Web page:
You are reading

As LIC Development Booms, Ferry Dock Doesn’t Have To Stay Put Permanently, EDC Says

Floating dock for East River ferry in Brooklyn Bridge Park (photo source: mcbrooklyn)

Floating dock for East River Ferry in Brooklyn Bridge Park (photo source: mcbrooklyn)

Oct. 16, 2015 By Jackie Strawbridge

Long Island City’s incoming ferry dock can accommodate the neighborhood’s growing population by potentially floating to a new spot, the City Economic Development Corporation says.

The EDC is currently examining two spots to put a Long Island City ferry dock as part of a new ferry line that will run from Queens to Manhattan starting in 2017: at the end of Center Boulevard on the northwest corner of Gantry Plaza State Park, or north of Anable Basin off of 44th Drive.

The Center Boulevard option is more appealing to the EDC as a way to ensure high ridership from the get-go, due to the existing neighboring population.

However, members of local civic groups and Community Board 2 have suggested that, with significant development planned north of the basin, a dock off of 44th Drive might make more sense in the long run.

In an August conversation with the LIC Post, CB 2 Chairman Pat O’Brien said, “there’s a lot more coming down the pipe in development both within a block or two of 44th Drive, and going north of 44th Drive – we’re going to see a lot more density there in the years to come.”

James Wong, EDC Vice President in the Ports and Transportation Group, said that the EDC has taken this prospect into consideration. A ferry dock at Center Boulevard in 2017 would not preclude moving the dock to 44th Drive later, depending on future development, he said.

“Relative to many other kinds of transportation investments, these can move fairly easily,” EDC executive vice president Seth Myers explained. “You can float it and move it pretty easily.”

O’Brien had noted this possibility in August, with some skepticism.

“Why make the investment in one place if in five or 10 years it makes more sense to have it in another place?” he asked.

By the EDC’s description, the new ferry line – along with four others that will ultimately be installed by 2018 – is a tool to support waterfront development in New York City.

“Certainly a lot of development has happened along the waterfronts across the city, and adding a citywide ferry system allows us to ensure that we are building the type of transit infrastructure, the type of transit services, that are important to make those communities complete neighborhoods,” EDC President and CEO Maria Torres-Springer said.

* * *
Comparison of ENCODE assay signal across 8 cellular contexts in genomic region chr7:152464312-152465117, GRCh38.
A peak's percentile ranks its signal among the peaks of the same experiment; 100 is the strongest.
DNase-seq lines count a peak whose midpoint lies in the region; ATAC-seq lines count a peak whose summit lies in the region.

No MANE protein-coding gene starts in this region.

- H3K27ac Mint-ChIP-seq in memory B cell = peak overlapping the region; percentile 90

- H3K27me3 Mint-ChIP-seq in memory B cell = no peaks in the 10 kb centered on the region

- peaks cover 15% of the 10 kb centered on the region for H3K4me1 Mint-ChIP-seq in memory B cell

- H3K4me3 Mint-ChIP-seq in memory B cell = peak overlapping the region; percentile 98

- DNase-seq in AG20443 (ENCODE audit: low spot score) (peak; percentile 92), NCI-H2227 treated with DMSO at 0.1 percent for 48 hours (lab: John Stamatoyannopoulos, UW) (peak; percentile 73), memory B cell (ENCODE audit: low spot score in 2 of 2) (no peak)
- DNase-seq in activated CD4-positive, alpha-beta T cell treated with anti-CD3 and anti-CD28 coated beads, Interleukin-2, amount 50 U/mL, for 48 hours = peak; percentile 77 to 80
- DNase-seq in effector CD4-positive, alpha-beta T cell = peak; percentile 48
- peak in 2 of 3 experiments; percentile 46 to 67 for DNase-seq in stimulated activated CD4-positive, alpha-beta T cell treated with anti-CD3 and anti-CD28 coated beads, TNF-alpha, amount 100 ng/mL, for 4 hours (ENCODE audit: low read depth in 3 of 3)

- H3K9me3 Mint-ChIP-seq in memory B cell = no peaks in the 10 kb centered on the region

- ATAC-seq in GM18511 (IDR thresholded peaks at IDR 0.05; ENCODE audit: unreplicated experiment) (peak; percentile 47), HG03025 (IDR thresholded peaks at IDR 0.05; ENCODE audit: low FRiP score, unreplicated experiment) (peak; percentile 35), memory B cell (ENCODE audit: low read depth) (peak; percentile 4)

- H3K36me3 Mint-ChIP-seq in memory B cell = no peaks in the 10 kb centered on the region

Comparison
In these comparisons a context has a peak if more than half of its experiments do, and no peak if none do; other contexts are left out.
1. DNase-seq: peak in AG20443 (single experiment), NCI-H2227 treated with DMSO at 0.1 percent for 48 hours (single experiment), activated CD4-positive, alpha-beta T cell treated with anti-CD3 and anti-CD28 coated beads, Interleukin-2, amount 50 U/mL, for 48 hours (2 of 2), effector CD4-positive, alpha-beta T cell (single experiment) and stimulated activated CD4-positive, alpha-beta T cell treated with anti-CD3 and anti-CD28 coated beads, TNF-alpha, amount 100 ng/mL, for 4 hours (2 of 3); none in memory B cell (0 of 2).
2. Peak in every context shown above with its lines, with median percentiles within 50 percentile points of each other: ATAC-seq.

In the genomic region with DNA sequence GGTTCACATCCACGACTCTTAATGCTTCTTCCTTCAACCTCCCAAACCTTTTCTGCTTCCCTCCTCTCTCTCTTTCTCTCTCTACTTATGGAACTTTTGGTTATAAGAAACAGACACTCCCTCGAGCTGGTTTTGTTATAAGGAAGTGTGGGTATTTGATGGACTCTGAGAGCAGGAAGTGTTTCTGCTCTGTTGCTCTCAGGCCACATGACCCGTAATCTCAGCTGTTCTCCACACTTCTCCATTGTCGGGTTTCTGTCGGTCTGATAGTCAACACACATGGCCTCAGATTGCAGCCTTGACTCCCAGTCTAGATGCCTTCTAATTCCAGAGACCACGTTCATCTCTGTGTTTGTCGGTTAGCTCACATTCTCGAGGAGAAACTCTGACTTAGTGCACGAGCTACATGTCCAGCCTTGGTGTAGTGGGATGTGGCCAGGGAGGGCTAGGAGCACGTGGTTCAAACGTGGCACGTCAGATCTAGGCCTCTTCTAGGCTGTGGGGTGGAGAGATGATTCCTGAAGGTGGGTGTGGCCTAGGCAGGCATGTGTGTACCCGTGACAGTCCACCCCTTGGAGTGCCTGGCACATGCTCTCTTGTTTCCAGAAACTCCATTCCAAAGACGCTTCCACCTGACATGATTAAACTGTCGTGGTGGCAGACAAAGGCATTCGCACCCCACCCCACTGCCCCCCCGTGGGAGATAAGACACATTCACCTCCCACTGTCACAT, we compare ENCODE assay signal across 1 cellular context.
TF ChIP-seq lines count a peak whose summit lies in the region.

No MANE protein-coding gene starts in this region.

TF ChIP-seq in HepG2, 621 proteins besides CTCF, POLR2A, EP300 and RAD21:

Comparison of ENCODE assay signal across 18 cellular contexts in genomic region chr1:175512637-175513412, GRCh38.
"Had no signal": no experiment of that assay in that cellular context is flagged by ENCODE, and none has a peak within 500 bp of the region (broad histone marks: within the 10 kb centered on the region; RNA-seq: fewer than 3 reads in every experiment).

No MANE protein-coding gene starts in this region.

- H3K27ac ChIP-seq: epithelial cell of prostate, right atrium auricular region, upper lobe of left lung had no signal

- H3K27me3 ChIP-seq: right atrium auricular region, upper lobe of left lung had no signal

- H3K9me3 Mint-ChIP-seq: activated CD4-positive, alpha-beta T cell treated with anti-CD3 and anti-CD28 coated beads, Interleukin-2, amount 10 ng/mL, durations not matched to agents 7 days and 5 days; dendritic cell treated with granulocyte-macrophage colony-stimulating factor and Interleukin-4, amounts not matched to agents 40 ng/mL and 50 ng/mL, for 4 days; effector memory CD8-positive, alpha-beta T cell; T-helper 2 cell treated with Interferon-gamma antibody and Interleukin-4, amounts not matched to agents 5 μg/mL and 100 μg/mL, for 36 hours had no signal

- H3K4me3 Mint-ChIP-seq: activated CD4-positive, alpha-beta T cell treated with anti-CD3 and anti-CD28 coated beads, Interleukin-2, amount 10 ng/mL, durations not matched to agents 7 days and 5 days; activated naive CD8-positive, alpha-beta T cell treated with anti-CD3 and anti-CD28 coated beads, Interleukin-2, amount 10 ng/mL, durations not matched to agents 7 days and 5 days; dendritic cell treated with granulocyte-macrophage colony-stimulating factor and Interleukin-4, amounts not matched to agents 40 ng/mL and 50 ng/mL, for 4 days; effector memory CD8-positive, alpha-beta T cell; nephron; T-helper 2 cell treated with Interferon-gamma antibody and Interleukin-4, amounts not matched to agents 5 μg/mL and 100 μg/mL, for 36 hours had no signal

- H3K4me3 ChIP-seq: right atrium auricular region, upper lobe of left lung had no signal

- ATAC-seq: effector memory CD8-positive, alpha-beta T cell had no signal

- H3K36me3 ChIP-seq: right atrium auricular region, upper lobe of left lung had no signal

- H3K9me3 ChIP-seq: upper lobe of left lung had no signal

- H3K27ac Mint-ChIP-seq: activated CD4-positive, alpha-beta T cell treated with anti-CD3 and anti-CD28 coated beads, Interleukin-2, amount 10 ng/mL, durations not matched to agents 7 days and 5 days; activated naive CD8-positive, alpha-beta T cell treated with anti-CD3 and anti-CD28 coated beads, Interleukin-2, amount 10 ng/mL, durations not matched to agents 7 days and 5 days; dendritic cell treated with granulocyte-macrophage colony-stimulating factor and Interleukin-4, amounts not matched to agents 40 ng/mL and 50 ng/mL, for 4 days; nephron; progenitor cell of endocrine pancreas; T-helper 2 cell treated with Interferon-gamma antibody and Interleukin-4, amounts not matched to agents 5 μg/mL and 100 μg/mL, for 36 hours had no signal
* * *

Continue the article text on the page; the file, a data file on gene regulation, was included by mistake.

Meanwhile, from a transportation standpoint, ferries are not a standalone option; they help make “additional transport connections” throughout the city, Torres-Springer said.

Justine Johnson, an EDC assistant vice president, said that “it’s too early to say” when the agency will make a decision on the dock’s location, noting that it is contingent upon discussions with New York State Parks.

Reach reporter Jackie Strawbridge at [email protected]

email the author: [email protected]

9 Comments

Click for Comments 
Dana

Believe the reporting all states the ferry landing itself is being moved, from Hunter’s Point current location to a more northern dockage. Posts reveal that the northern-most location is nowhere. The real estate interests keeping a mosquito home just north of the Dept. of Ed supply building, due west of the Citibank building, probably in hopes of sinking it, would love this move, as would the real estate speculators trying to off the remaining small businesses and artists in the immediate area. An elevator for Vernon Blvd. Subway, 7 line, please. And more frequent bus service!

Reply
Dana

Pat O’Brien desires greater connectivity to an area not connected to much. Long Island rail, nearby subway at Vernon-Jackson, the bus, limited as it is, all indicate leaving the ferry right where it is. For greater connectivity for the area of concern, lets have another bus, running more frequently on Vernon…to Brooklyn, and how about an elevator for the stroller and senior classes, at Vernon-Jackson subway stop?

Reply
Brooke

I love the ferry dock right where it is. If it were on 44th, it would be inconvenient and I’d rarely if ever use it. What’s wrong with its current location?

Reply
LIC_Dude